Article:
The Minsk Group and the crisis in Nagorno-Karabakh

20 October 2011 09:41 0 comments

by Andrea Marcigliano

It seems, unfortunately, already proven the substantial failure of the so called “Minsk Group” to find a diplomatic solution to the continuing dispute between Azerbaijan and Armenia over Nagorno-Karabakh.

Failure attributable to the too much divergent interests among the three countries, United States, Russia and France which assume collectively the chairmanship, and which in fact, determine – or at least should determine – the guidelines. Particularly ambiguous the position of Washington, suspended, since long years by the Clinton Administration, between a Congress where the pro-Armenian positions are prevailing – so much so that the States have repeatedly committed significant funds as “aid” for the Armenian Administration of Nagorno-Karabakh – and the White House, where Clinton in the beginning and George W. Bush afterwards always tried to mediate with Baku, also, and above all, in order of avoiding to dispose essential relationships able to ensure the U.S.A. oil interests in the Caucasus. The situation, became further complicated with the election of Barack Obama, whose uncertainties and ambiguity in foreign policy are now dramatically clear to all the world’s geo-political scenarios.

In the Caucasus, then, it seems that the current U.S.A. Administration would lack any strategy, beyond the now rooted preferential relationship with Georgia. In essence it seems increasingly clear that – persisting the current uncertainty from the present Commander in Chief – prevail further the position of Congress in favour of the Armenian demands. No less ambiguous in many respects, the position of Moscow too. Even if it’s an ambiguity that not originates from the indecision of the Kremlin – it would be paradoxical to accuse of this a couple of dogs like Putin and Medvedev – but from the complicated geo-political web that Russia is weaving. As known, in fact, Moscow has strongly supported in the recent past, the secession of Nagorno-Karabakh from Azerbaijan, helping in every way the Armenia and, above all, by putting it in a position to compete militarily with the much better equipped Azeri army . A politics this, that, moreover, contradicted or better overthrew that one of the long Soviet era, when, in fact, the “Red Czars” of the Kremlin always supported the belonging of the unquiet province to the Azeri Republic.

And this also having the function of a geopolitical strategy aimed at building bridges with Turkey, a bridge consisted precisely by the Turkic-speaking Azerbaijan with its territorial integrity, including the critical juncture of Nagorno-Karabakh. An abandoned politics in the early post-Soviet years, when Moscow seemed to prevail the pro-Armenian option, by virtue of (also) religious ties – the common sense of belonging to the Orthodoxy – and depending on the containment of the Georgian influence. Anyway today, the Caucasian policy of the Kremlin might be about to experience a new evolution. In fact, the birth of the Eurasian Economic Community has necessarily approached Moscow to the Turkish-speaking Central Asian countries – notably Kazakhstan, which is the second pillar of this new reality – opening up therefore to a closer dialogue with Ankara.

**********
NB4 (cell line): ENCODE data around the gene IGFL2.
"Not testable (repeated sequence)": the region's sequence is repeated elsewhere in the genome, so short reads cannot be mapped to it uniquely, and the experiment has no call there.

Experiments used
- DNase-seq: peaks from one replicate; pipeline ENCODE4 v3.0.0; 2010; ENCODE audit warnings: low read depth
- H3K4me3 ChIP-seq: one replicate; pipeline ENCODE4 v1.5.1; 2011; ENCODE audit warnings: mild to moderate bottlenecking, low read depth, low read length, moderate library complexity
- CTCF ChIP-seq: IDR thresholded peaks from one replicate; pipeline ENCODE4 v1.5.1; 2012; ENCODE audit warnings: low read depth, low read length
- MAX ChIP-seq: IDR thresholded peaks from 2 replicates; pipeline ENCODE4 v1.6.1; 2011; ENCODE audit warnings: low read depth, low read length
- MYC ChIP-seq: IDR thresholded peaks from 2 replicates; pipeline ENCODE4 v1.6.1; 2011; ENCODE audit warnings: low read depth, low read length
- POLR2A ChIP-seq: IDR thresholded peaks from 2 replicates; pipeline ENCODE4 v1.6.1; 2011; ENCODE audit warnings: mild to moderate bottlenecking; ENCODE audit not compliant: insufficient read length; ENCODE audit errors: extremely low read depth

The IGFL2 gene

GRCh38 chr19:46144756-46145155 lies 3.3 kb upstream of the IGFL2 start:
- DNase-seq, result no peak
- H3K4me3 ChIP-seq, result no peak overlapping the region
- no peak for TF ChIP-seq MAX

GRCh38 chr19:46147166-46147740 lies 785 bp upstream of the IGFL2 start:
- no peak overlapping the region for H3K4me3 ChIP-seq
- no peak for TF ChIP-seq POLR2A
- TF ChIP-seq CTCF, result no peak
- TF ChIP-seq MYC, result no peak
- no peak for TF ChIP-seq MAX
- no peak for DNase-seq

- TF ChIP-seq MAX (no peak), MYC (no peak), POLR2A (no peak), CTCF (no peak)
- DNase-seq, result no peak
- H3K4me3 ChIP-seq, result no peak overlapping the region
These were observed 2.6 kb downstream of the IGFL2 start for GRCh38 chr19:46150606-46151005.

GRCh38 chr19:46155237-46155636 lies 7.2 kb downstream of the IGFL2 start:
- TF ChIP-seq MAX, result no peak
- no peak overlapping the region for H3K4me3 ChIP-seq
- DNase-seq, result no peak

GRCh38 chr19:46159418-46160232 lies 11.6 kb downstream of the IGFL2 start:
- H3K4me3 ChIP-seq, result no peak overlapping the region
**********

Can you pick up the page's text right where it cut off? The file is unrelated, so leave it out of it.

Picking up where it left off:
Turkey is, in fact, in turn interested in the new Eurasian Common Market, for two reason, first because it is irritated by the doors repeatedly closed by the EU, and because, at the present, the entry into the euro- area appears much less interesting. So the Russian-Turkish dialogue – or between CEEu and Turkey – also opens up new scenarios for the Caucasus and, in particular, for the Nagorno-Karabakh. Still to be defined and constantly evolving scenarios, so much so that on one hand Moscow seems less perched on pro-Armenian positions and more willing to dialogue with Baku, and Ankara on the other tried to reopen channels of communication with Armenia , by softening its support for the Azeris. Stalemate, which, in the future, however, could be the harbinger of an attempt to resolve the crisis in the Azeri-Armenian inside the broader context of a common market in Eurasia. Fascinating perspective, of course, and therefore still far away.

Lastly, France, which should represent within the Minsk Group the common European interests, but which, as usual, appears rather determined by own “special” as well as by domestic issues. First of all electoral, since Paris has always been very sensitive to the pressure of the Armenian lobby in France. And therefore it’s perfectly understandable the suspicion with which Baku looks to the Minsk Group and to its latest initiatives. A suspicion that originates mainly from the consciousness of an underlying imbalance. In fact, the positions of Armenia have always been much better represented and defended inside itself, even under a lobby’s work, especially effective as in Moscow, Washington and Paris. Exercise of a kind of “soft power” that has so far overshadowed the – historical and cultural – claims of Azeris and, above all, led to downplay an objective fact. The fact that the continuation of Armenian control – according to the Azeris occupation – of the territory of Nagorno-Karabakh and surrounding provinces – a situation that has depleted Baku from almost a fifth of its territory – is so heavily impacting negatively on the economic development of not only that region but also, and above all, of the whole Caucasus. With a heavy impact on the global geo-economic scenarios. Severe, particularly for Western Europe, which should begin to look at the issue more carefully, stopping to delegate it to one, short-sighted policy of Paris.

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